The employee is giving up legal rights in the Settlement Agreement, and so must be properly advised by an independent solicitor for any agreement to be legally binding. Independent legal advice for an employee when dealing with a settlement agreement is vital for employers to ensure that such agreements are binding. It would prove a waste of time and effort for an employer to negotiate an agreement with an employee only to find it was not legally watertight as a consequence of a lack of independent legal advice to the employee. The requirement therefore provides protection for both employees and employers in this process. It is usual for the employer to pay a contribution to the cost of the legal advice that the employee obtains. Currently this is standardly around £500 + VAT but there is no figure fixed by law and it may vary depending on the circumstances.
Possible content of a settlement agreement
Other than the legal requirements listed above, the contents of a settlement agreement are largely at the discretion of the business and the employee involved. Examples of common clauses include:
- Compensation for loss of employment.
- Contribution to legal fees.
- Waiver of claims by the employee, including warranty that the claims listed are the only claims which the employee has against the employer.
- Re-assertion or modification of existing restrictive covenants.
- Indemnity from employee in relation to tax and National Insurance Contributions.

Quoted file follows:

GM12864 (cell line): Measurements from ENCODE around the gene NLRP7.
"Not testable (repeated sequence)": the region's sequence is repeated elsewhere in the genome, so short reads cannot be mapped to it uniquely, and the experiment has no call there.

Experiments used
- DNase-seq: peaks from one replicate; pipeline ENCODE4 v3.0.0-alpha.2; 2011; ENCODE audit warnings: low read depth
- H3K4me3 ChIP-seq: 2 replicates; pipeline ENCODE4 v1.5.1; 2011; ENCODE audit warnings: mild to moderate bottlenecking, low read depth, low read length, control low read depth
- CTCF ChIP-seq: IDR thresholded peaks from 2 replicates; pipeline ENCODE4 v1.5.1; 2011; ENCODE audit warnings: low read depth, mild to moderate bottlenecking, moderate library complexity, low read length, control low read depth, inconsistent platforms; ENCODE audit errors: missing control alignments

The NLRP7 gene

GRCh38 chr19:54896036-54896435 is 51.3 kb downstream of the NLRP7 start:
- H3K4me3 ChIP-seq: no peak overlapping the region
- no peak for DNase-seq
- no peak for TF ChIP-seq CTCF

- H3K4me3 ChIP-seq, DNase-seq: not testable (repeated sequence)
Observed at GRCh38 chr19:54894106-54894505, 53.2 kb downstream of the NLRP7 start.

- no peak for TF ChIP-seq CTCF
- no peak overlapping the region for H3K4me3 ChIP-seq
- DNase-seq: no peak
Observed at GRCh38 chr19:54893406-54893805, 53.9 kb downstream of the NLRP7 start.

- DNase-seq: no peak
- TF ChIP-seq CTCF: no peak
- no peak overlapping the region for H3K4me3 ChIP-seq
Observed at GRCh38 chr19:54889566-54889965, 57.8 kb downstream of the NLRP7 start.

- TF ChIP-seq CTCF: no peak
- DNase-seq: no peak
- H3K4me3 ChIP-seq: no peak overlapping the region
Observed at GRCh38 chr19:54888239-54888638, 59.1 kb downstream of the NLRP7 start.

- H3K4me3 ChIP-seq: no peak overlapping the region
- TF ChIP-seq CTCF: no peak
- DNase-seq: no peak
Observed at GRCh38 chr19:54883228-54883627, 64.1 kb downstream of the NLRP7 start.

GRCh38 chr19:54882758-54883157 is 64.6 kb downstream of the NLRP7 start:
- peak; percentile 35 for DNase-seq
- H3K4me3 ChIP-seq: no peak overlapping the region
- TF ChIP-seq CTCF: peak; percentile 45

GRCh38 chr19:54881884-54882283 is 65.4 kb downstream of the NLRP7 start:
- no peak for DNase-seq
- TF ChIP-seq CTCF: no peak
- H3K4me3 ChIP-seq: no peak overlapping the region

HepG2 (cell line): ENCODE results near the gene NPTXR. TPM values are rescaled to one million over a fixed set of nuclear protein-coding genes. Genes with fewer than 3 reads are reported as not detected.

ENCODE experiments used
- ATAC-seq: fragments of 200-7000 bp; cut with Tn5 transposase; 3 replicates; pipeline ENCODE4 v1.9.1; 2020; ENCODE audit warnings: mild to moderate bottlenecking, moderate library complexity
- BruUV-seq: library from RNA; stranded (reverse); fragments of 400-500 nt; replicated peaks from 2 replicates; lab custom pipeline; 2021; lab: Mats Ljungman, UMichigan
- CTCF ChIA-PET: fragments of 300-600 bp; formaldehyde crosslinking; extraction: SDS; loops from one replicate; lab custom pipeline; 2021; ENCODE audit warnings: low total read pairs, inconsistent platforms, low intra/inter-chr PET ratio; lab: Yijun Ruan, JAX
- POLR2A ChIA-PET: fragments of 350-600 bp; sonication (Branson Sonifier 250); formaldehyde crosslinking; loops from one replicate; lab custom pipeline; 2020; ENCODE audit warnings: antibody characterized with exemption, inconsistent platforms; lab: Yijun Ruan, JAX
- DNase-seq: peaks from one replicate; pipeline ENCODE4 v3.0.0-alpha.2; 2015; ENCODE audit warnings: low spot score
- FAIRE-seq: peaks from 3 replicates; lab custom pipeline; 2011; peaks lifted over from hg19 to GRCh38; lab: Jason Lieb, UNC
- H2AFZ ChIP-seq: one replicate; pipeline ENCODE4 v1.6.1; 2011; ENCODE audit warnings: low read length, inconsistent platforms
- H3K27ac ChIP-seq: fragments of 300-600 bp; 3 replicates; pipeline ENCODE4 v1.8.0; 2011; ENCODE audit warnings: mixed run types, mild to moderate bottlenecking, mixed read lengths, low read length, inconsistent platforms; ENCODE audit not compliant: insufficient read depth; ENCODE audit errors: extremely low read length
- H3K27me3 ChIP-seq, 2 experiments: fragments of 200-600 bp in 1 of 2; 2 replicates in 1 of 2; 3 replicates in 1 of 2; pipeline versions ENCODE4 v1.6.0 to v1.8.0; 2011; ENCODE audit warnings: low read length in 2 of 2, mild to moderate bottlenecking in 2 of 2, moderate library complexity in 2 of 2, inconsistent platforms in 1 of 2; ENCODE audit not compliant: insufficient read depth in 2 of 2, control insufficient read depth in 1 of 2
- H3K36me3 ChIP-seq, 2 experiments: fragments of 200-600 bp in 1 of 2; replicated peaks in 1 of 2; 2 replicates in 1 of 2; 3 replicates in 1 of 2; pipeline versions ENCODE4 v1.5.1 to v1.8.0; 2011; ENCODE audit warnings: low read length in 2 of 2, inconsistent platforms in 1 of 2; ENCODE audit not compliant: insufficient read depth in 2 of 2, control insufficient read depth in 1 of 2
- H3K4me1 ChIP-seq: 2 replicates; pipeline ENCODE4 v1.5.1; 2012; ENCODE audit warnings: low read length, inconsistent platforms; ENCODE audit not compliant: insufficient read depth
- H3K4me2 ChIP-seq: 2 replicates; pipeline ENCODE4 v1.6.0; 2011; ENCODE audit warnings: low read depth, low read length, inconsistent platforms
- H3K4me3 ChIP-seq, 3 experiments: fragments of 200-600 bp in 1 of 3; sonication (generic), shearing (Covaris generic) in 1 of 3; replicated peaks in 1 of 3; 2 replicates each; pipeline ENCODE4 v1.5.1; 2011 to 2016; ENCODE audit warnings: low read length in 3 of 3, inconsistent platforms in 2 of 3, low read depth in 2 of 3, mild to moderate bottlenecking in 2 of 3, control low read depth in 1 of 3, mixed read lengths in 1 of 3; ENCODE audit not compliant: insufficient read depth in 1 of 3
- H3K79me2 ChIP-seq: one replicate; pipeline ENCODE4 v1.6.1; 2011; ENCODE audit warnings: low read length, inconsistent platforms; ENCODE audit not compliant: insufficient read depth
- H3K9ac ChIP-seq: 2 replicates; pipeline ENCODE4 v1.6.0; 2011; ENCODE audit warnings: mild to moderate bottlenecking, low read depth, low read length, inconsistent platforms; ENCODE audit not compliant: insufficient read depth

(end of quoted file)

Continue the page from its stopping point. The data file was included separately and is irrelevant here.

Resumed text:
Protecting confidential information is usually crucial to a business and therefore settlement agreements often contain confidentiality provisions, for example, the employee agrees:
- Not to use any confidential information.
- Not to disclose any confidential information to any person, company or other organisation.
- To keep the terms and existence of the agreement confidential.
- To not make any derogatory comments about the employer (or any individuals employed by it) to a third party.
It is important however to appreciate that a settlement agreement should not prevent an employee from making a protected disclosure. In the light of the #metoo movement changes were also made to clauses around non-disclosure that solicitors were allowed to draft or permit to be in agreements that they advised on.
Which types of claim cannot be settled by a settlement agreement?
A large number of statutory claims can be settled by a settlement agreement, but there are some which should not be, namely:
- Personal injury claims (unless the individual was aware, or could reasonably be aware, of the claim at the time the agreement was signed
- Pension claims.
- Claims following the transfer of a business.
Pre-Termination Negotiations aka “protected conversations”
Where there is no dispute and an employer is looking to discuss with an employee the possibility of the employee leaving the Company, then the normal “without prejudice” badging can’t be used. Why? because there is no dispute at this point. (Without Prejudice is shorthand for saying “whilst I’m trying to reach a settlement with you, none of what I say can be used in a claim or an Employment Tribunal).
Instead you must use the phrase “pre-termination negotiations under Section 111A of the ERA 1996” in all settlement communications in order to protect the business.
As the ACAS code of practice on settlement agreements, emphasises, by using section 111A, the pre-termination discussions between an employee and employer are treated as confidential.
This is particularly pertinent given a 2022 case of Mrs S Garrod v Riverstone Management Ltd where the Employment Appeal Tribunal (EAT) dismissed Mrs Garrod’s appeal to allow references to the contents of a discussion between her and her employer which was labelled as “without prejudice” in her discrimination and harassment claim. This case went all the way to an EAT because the company hadn’t protected itself by using Section 111A in discussions. Take note.
If you need further advice on managing Settlement Agreements and Pre-Termination Negotiations or please get in touch, our details are below.